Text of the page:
MEW: Unfortunately this album doesn’t have lyrics, but Miles Davis’ Bitches Brew was the record that changed my life. I didn’t get the complete scope of it the first time. Listening to it more I realized it was something sort of transcendental. Now, something with lyrics? Maybe uh—that’s interesting—you know I’m sort of a lyricist by accident. It’s funny that you mention people pay the most attention to them and if you asked me what my strengths were that is not what I would answer. I’m still trying to think of a record from before…you know there’s a lot of soul records! Let’s say Marvin Gaye’s “What’s Going On”—that’s a good record to think about. Actually Outkast is a good example! Like hip hop stuff because it’s so vibrant rhythmically, you sort of just like go with the flow—whatever they’re saying.
MR: That’s how I feel about Wu-Tang. (laughs) Like despite myself, I go with the flow.
MEW: …then you start thinking about the words and then you’re like: they’re saying real stuff, about life and death, and culture, and society, and wealth, and poverty. Do you want to know the best example? (The man’s mind running) Gospel. The way people listen to gospel music is funny. Some turn it on as party music or fun background music, but it’s incredibly religious.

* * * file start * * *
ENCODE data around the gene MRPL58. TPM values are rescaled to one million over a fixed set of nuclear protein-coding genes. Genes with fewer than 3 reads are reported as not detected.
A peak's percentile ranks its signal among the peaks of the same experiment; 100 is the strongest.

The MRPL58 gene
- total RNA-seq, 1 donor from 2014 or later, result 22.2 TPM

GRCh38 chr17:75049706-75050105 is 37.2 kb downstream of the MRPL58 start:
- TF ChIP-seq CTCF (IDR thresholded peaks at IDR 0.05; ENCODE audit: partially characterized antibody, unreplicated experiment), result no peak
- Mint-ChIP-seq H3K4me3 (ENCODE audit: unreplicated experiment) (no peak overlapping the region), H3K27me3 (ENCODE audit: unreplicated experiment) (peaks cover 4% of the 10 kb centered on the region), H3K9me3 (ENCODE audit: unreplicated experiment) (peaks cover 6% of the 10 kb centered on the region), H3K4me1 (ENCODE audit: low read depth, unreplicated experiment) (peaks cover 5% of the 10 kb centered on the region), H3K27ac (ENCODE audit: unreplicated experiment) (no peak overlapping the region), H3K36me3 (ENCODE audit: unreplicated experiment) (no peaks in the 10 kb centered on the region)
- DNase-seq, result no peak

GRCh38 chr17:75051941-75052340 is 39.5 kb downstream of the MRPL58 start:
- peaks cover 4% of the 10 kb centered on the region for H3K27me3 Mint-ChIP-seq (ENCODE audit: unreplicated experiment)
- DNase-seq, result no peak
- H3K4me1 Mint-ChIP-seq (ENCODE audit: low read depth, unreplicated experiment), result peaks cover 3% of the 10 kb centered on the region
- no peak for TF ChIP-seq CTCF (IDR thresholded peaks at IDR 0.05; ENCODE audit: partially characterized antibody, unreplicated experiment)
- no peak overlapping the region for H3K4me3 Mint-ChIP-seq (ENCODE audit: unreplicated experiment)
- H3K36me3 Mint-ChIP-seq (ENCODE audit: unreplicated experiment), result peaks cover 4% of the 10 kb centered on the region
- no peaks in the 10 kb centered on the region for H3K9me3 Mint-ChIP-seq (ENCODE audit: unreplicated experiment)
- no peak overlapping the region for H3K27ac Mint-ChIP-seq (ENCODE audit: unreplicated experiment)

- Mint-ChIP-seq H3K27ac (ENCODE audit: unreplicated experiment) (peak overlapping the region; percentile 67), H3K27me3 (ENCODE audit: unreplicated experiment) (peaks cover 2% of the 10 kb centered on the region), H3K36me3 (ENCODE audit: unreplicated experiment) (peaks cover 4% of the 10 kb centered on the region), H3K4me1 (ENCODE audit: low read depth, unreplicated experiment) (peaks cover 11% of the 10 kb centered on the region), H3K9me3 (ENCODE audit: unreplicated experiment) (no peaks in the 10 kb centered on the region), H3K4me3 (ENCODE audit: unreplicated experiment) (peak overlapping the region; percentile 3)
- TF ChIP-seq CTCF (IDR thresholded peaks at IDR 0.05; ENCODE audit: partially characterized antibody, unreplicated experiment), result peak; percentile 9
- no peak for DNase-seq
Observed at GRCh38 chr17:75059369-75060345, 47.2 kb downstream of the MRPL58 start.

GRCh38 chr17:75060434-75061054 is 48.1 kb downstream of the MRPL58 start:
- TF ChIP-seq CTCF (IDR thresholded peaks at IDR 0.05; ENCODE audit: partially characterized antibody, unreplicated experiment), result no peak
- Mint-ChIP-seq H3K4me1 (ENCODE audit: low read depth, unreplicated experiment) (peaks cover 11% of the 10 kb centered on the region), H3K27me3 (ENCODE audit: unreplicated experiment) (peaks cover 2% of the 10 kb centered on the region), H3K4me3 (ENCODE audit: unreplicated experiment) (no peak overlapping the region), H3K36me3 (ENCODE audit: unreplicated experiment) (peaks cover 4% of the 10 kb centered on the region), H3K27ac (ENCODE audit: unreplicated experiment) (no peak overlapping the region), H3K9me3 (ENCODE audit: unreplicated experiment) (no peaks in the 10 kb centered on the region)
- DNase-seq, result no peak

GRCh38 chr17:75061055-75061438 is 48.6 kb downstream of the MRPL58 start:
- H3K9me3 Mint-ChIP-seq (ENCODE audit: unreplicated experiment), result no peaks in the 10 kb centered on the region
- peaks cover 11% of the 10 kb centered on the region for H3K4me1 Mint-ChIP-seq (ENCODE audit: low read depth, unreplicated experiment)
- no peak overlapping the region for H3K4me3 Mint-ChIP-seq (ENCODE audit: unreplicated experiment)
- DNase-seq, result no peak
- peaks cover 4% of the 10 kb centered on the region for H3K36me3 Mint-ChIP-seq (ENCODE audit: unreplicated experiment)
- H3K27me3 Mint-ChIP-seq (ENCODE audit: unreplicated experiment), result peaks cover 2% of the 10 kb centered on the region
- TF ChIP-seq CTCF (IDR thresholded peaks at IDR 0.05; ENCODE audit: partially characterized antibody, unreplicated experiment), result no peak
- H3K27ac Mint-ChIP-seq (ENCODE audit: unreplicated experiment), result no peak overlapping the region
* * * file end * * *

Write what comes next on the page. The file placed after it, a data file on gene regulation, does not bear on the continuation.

MR: And it’s incredibly participatory.
MEW: It’s not under the covers at all. It’s just religious. Never in a million years would you turn on praise and worship music from the 1990s, or play it in the background for just like fun. When I hear friends of mine that are non-religioius listening to black gospel, they act like it’s Bob Dylan. Because it’s so good. Don’t laugh, that’s sort of a weird example.